Anonymous avatar Anonymous committed f57349e

doc changes

Comments (0)

Files changed (1)

     manager = Manager(app)
     
     @manager.command
-    def hello(app):
+    def hello():
         print "hello"
 
     if __name__ == "__main__":
     class Hello(Command):
         "prints hello world"
 
-        def run(self, app):
+        def run(self):
             print "hello world"
 
 Now the command needs to be added to our ``Manager`` instance, like the one created above::
 
     manager.run({'hello' : Hello()})
 
-The ``Command`` class must define a ``run`` method. The first argument to your ``run`` , other than ``self``, 
-is always ``app``: this is the Flask application instance that is passed directly to the ``Manager``; if you 
-pass an app factory, the ``Manager`` will call this and pass the result to your ``Command``. Additional arguments
+The ``Command`` class must define a ``run`` method. The positional and optional arguments
 depend on the command-line arguments you pass to the ``Command`` (see below).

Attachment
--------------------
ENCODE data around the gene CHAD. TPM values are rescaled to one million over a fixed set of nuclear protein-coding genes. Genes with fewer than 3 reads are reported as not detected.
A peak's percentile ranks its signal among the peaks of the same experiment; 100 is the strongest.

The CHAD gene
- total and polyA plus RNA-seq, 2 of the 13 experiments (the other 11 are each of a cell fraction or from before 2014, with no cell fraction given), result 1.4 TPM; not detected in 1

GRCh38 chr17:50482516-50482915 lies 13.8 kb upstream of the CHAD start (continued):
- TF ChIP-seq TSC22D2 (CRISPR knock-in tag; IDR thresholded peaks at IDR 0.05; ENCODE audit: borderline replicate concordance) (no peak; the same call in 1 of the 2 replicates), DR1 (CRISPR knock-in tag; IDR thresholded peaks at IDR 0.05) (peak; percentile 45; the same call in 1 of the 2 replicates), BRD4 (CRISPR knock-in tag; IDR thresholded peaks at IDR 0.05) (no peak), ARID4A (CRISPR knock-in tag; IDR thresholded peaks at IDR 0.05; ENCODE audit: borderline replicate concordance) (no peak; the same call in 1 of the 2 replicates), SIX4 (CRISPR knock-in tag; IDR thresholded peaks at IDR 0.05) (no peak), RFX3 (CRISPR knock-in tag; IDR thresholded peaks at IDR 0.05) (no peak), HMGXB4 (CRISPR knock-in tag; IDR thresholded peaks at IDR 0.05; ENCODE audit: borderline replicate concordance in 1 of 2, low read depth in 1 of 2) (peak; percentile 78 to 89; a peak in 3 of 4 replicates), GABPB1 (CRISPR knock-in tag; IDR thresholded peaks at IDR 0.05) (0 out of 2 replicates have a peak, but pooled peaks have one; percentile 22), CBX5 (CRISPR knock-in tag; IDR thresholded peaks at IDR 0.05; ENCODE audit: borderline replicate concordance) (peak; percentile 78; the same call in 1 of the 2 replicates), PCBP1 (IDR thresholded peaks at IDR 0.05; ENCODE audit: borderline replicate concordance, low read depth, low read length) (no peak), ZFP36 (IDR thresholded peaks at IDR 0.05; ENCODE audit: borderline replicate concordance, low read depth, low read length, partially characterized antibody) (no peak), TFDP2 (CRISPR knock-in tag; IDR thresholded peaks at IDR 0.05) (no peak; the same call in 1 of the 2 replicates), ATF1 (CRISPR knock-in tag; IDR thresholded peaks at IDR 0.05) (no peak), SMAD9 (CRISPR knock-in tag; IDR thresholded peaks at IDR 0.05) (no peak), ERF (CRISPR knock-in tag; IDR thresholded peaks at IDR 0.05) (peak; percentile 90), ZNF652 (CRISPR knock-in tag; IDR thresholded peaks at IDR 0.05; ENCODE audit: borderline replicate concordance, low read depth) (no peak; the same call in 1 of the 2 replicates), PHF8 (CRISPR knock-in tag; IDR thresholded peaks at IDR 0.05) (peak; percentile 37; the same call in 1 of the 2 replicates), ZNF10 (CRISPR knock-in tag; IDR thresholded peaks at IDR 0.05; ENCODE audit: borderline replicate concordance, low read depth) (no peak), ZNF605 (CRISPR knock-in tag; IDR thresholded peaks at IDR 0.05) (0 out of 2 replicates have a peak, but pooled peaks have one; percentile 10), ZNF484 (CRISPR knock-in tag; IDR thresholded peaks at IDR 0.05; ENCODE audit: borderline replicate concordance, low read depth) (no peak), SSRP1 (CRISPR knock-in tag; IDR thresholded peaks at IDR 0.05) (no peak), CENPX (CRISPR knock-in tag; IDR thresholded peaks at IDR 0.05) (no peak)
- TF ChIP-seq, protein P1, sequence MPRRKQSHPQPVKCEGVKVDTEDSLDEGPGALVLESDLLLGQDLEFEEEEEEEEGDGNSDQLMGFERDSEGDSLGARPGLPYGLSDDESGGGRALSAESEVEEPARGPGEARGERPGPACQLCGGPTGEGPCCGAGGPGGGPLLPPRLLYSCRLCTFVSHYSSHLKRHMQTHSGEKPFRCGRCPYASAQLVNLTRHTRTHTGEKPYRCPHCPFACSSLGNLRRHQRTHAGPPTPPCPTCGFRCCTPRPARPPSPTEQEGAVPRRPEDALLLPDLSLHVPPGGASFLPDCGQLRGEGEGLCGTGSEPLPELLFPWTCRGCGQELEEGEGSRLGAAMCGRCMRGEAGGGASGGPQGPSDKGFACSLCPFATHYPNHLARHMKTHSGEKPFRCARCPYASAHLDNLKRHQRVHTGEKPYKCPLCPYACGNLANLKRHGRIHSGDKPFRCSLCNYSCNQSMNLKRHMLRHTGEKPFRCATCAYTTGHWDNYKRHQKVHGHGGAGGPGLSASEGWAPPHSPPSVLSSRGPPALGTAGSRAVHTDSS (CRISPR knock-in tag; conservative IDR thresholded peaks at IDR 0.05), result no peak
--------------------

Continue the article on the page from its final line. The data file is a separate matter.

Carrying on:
To get a list of available commands and their descriptions, just run with no command::
 the ``@command`` decorator, which belongs to the ``Manager`` instance:: 
 
     @manager.command
-    def hello(app):
+    def hello():
         "Just say hello"
         print "hello"
 
 
 The ``@option`` decorator is explained in more detail below.
 
-Note that with ``@command`` and ``@option`` decorators, the function must take the Flask application instance as the first
-argument, just as with ``Command.run``.
 
 Adding arguments to commands
 ----------------------------
             Option('--name', '-n', dest='name'),
         )
 
-        def run(self, app, name):
+        def run(self, name):
             print "hello %s" % name
 
 Positional and optional arguments are stored as ``Option`` instances - see the :ref:`api` below for details.
                 Option('-n', '--name', dest='name', default=self.default_name),
             ]
 
-        def run(self, app, name):
+        def run(self, name):
             print "hello",  name